I’ve been a big fan and regular patron of Scarecrow Video. The New York Times has an article on the store in today’s edition.
And you can find my comment here.
But here it is again:
Can’t sing enough praises for this place. I teach film here in Seattle and some of the classes I have taught (on cult cinema, on cinemas of small nations) have been inspired by and have relied on Scarecrow’s presence. Three of my grad students just presented work in my grad seminar on the cinemas of Tajikistan, Palestine and Norway. Their brief: rely on the Scarecrow collections.
Where else can you browse the shelves, be curious about a national cinema you have no clue about (Ghana? Mali? Mauritania? Trinidad and Tobago? Malaysia? Rwanda?), browse the actual DVD and VHS covers, stare at the cover art and decide this is a movie you want to watch? Or the lesser known works of an auteur? Or the hidden gems of a cult genre? What about shelves devoted to avant-garde and experimental film? Or to documentaries about film history? Documentaries about books?
Scarecrow offers not an predictive algorithmic access (If you liked this…you might like this!) to the universe of films, but a tactile, spatial, visual, embodied one. It caters to the auteurist, the cultist, the cinephile, the casual viewer, alike. The pathways to the discovery of cinema, and for that sake, cultures and peoples, are driven by curiosity, cover art, staff-generated sub-genres (“Nature gone amuck!”) and…wandering agape through aisles and aisles of movies.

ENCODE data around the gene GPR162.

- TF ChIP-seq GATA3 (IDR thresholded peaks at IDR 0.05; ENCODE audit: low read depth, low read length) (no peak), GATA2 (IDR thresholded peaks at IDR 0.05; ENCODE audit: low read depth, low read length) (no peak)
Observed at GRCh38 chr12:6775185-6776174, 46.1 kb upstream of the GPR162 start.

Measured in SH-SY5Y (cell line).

“I remembered what a community leader had told me about the men at risk of lonely deaths. The leader, an active Buddhist with a philosophical bent, said that those men — cut off from much human contact — were ghosts and ciphers, using a Japanese word that, phonetically, meant both”.
I remember my first moment of mourning for my father’s passing. It was when I watched him struggle to cross a single raised step at the threshold of a temple as I walked behind him. His frail physical self became palpable evidence of his own inevitable and permanent absence. His body and mass spoke his not being, anymore, anywhere.
My sister tells me she saw his sparkling gray hair catch flame in the crematorium as his body was wheeled forward into the fire.
Do we carry our loved ones’ memories by incorporating their bodily habits into our own embodied comportment? We inherit more than our parents’ bodies. We absorb the weight of their existence and carry it forward with us. I often find myself lying in bed for hours and staring at a wall like my father did for so long in his life.
The number of doctors I have seen in the past two weeks since the health crisis that landed me in ER.
It is taking far too long for me to get out of this jet lag. I forced myself to stay awake till about 10 pm and took a sleeping pill I bought at the local pharmacy, Donormyl, so I wouldn’t wake up in the middle of the night. The sleeping pill caused a new problem: it made me want to sleep all the time.
Yesterday, during the few hours when I felt awake- and hungry – I took the no. 7 to the 10th arrondisement to an area known as Little Jaffna. There I ate idlis at Saravana Bhavan and watched Tamil waiters conversing in Tamil, Indian English and (presumably French) French. Little Pondicherry, a restaurant, enticed customers to try standard Indian fare as well. One of the passages on Rue du Faubourg St-Denis contained only Indian restaurants (with a North Indian man screaming matherchod at someone else walking away) and barber shops. An elderly gentleman at Saravana Bhavan ate idlis, ordered filter coffee and swiped at his smartphone, telling the waiter in Tamil that he could now read The Hindu sitting in Paris.